All of which makes it nearly impossible to produce a modern day Bird. Not to say there is no merit in studying some of Bird's solos, but to analyse them through a post 70's lens by associating chord types to chord scales seems like an odd thing to do. I remember people trying to apply the Aebersold recommended chord scales at the back of the Omnibook to Bird tunes and thinking how lame it sounded. Then again, some people might actually like the idea of, say, John McLaughlin playing Blues for Alice...
    Jazz educators IMO are at their worst when they try to second guess the way they learned themselves. Do as I say, not as I do. You might not have to write the Omnibook, but, well... You'd learn more by writing a couple of pages than reading any amount of Aebersold scale suggestions.

    The reason for this back in the 50s, 60s and 70s, I think, was always an attempt to make jazz education respectable, academic seeming, but distinct from classical. Hence more written material, including the Omnibook, and overarching theories such as CST.

    The joke now is the classical educators are starting to want to emulate the apprenticeship and ear based training approaches traditionally used by jazz musicians....

    I always found it annoying that Aebersold, in common with many jazz transcribers, left out key signatures. Parker looks a lot simpler in a key, because rather a lot of his music is basically diatonic, with the type of chromatic embellishments that you might also find in Bach and Mozart. It's like the received wisdom that Parker was some sort of harmonically crazy post tonal music affected the analysis from the get go.

    Of course the rhythmic language is the main thing that distinguished Parker from his predecessors, and even quite a few of his successors.

    I'm transcribing Joel Frahm's solo on the Prophet is a Fool ATM, and one of the things I notice - in common with a lot of modern stuff - is that much of the language is derived from bebop, even where the harmony is very out and modern. The reason why people study bop is because it teaches language. They don't need it to teach harmony. The harmony is straightforward enough most of the time.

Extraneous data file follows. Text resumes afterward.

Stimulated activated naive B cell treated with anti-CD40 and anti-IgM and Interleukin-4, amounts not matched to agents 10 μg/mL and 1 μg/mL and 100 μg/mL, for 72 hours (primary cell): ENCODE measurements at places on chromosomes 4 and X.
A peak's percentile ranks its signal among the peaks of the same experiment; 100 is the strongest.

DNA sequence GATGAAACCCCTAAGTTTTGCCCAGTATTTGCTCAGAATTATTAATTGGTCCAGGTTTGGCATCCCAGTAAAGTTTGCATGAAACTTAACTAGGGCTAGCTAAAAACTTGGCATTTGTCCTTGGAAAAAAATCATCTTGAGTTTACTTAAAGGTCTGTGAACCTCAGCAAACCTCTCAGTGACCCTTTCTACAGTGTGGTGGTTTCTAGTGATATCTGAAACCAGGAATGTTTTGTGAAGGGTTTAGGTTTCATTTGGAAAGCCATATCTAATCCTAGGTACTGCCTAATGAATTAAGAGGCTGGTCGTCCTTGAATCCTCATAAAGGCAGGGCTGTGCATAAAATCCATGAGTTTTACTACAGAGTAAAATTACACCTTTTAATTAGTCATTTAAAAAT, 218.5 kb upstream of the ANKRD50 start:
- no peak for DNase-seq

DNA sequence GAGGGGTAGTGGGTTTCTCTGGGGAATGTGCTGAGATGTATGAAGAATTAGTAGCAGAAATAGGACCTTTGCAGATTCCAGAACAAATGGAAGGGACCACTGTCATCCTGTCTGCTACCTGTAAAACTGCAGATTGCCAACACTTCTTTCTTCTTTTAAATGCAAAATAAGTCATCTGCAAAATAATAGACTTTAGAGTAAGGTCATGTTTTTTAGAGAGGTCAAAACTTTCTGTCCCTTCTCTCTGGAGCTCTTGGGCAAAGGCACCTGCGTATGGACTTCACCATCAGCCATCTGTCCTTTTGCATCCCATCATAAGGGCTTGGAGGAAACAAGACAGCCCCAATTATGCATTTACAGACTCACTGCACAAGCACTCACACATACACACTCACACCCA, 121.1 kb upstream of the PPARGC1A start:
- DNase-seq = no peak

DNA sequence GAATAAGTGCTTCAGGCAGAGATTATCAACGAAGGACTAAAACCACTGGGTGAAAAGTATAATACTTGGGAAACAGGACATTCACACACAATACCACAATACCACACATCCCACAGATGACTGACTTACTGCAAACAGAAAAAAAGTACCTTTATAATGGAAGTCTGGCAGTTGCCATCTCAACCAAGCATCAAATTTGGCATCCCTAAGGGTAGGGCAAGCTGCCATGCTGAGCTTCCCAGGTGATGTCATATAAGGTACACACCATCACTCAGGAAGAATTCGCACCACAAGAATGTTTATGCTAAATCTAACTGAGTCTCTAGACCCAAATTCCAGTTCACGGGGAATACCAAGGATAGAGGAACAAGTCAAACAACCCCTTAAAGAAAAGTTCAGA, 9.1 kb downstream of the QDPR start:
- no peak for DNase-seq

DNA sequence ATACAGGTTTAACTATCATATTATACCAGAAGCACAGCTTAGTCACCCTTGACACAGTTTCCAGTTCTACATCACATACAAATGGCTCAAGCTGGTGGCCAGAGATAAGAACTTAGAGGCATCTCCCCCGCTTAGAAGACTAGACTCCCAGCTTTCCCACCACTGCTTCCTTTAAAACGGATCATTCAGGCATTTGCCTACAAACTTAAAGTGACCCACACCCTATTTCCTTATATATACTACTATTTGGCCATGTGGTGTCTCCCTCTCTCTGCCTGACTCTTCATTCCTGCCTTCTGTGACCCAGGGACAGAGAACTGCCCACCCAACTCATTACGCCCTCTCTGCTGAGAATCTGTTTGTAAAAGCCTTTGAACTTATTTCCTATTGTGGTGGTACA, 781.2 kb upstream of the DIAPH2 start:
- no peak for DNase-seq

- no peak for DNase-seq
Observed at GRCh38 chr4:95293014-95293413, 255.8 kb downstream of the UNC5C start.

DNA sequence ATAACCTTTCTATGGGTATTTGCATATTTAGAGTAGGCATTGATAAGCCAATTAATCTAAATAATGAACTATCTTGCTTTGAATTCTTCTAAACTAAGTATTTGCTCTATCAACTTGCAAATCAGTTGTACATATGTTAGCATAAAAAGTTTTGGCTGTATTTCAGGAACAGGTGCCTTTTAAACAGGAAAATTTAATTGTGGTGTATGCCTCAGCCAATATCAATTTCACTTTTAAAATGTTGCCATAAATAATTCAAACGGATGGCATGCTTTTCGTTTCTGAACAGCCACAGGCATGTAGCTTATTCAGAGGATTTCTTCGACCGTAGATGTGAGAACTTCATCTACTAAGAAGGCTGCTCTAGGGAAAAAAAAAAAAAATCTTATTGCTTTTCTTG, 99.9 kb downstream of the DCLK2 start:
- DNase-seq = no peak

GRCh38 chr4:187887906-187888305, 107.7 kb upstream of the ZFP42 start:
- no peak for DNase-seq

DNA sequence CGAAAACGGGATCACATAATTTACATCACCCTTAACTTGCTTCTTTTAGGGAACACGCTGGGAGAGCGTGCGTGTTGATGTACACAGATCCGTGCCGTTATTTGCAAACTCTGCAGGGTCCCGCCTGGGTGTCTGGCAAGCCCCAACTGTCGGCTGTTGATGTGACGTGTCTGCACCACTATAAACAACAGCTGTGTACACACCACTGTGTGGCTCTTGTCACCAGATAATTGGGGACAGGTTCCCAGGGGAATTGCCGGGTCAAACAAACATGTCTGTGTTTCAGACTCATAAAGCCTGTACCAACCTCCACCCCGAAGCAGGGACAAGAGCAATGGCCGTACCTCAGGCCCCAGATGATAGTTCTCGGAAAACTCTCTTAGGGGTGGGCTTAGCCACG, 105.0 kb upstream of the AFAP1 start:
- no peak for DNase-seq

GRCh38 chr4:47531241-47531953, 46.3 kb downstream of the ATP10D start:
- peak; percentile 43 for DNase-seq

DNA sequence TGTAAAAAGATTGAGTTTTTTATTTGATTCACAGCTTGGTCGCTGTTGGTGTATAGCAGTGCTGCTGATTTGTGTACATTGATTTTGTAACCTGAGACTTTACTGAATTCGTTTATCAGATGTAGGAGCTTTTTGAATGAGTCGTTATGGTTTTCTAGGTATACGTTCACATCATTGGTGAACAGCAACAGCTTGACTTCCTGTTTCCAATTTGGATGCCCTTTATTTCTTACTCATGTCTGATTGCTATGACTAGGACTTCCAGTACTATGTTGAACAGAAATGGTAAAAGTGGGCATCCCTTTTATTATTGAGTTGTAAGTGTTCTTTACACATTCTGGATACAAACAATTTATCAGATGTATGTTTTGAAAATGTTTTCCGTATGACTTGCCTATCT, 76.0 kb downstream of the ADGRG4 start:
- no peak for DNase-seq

But bop teaches useful little cells and ideas that can be applied in harmonically very modern ways. So really, most people are still playing bebop in one way or another. Maybe it's time to move on? ;-) (I have no idea how)

  20. #19

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    Pitch collection practice for me is a form of ear training.
    The thought that is I will become more familiar with content by playing it consciously.
    I am not so interested in executing the "apply this to that" formulas.

    a predilection for melody as well as a deep understanding of the Blues - all against the background of the music they heard all their lives, including thousands of hours or Swing ...
    Well stated.

    2 or 3 hundred favourite devices, chord tones, extensions, chromatics,
    patterns, embellishments
    All of these can certifiably be found in the music if you go looking for them
    and can provide a path study/exploration.








  21. #20

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    Quote Originally Posted by bako View Post
    Pitch collection practice for me is a form of ear training.
    The thought that is I will become more familiar with content by playing it consciously.
    I am not so interested in executing the "apply this to that" formulas.



    Well stated.



    All of these can certifiably be found in the music if you go looking for them
    and can provide a path study/exploration.







    I'm sure you know that people like Thomas Owens have done this. But I'm betting that by studying it for years one may be none the wiser. Wasn't there a 12 year old kid from Sicily a few years back that sounded uncannily like Bird? Apparently he was improvising, if so, maybe we should all ask him about it, and not Thomas Owens, or Jamey Aebersold, or the OP.... ?

  22. #21

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    So, in order for me to play An Oscar for Treadwell (exemplified in the video), I'll have to learn "Dorian b2" and "Lydian sharp somethin'". Why not learning to make a proper ventriculoperitoneal shunt?

    Here, I will try a shorter & concise harmonic analysis:



    PhD dissertation

    An Oscar for Treadwell

    by Charlie Parker

    Harmonic analysis:



    It's a friggin Rhythm Changes in C!

  23. #22

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    If Charlie Parker was a guitarist he'd have been a shapes player.